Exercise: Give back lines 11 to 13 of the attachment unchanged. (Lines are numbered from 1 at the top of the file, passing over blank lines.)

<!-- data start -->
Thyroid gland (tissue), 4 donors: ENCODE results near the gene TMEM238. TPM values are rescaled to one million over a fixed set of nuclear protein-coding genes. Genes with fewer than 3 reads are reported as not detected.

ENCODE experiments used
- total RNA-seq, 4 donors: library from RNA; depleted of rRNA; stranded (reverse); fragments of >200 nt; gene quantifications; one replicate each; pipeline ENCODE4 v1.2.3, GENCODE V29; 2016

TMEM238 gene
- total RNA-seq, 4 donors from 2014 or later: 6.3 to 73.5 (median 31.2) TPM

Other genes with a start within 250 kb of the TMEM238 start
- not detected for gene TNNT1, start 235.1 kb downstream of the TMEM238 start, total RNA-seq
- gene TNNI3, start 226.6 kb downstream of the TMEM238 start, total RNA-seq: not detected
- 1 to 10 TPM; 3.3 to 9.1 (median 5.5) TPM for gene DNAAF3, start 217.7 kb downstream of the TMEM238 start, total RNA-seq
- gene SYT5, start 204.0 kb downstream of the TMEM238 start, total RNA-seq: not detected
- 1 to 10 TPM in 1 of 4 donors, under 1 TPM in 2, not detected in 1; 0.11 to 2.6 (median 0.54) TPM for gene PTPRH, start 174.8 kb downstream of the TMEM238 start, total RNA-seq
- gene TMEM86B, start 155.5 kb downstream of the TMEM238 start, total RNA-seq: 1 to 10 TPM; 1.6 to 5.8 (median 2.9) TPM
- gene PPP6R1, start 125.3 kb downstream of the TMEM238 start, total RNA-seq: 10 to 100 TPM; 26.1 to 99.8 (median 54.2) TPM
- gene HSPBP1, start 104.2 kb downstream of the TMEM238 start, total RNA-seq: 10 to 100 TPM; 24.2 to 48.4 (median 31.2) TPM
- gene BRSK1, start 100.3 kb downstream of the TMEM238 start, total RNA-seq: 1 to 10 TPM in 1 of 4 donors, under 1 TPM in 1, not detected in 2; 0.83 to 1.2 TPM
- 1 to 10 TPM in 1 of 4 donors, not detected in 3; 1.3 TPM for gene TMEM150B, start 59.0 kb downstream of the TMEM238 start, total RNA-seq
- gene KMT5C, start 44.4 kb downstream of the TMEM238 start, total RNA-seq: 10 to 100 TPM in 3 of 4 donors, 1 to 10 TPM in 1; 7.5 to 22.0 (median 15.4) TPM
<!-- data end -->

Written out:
- 1 to 10 TPM in 1 of 4 donors, under 1 TPM in 2, not detected in 1; 0.11 to 2.6 (median 0.54) TPM for gene PTPRH, start 174.8 kb downstream of the TMEM238 start, total RNA-seq
- gene TMEM86B, start 155.5 kb downstream of the TMEM238 start, total RNA-seq: 1 to 10 TPM; 1.6 to 5.8 (median 2.9) TPM
- gene PPP6R1, start 125.3 kb downstream of the TMEM238 start, total RNA-seq: 10 to 100 TPM; 26.1 to 99.8 (median 54.2) TPM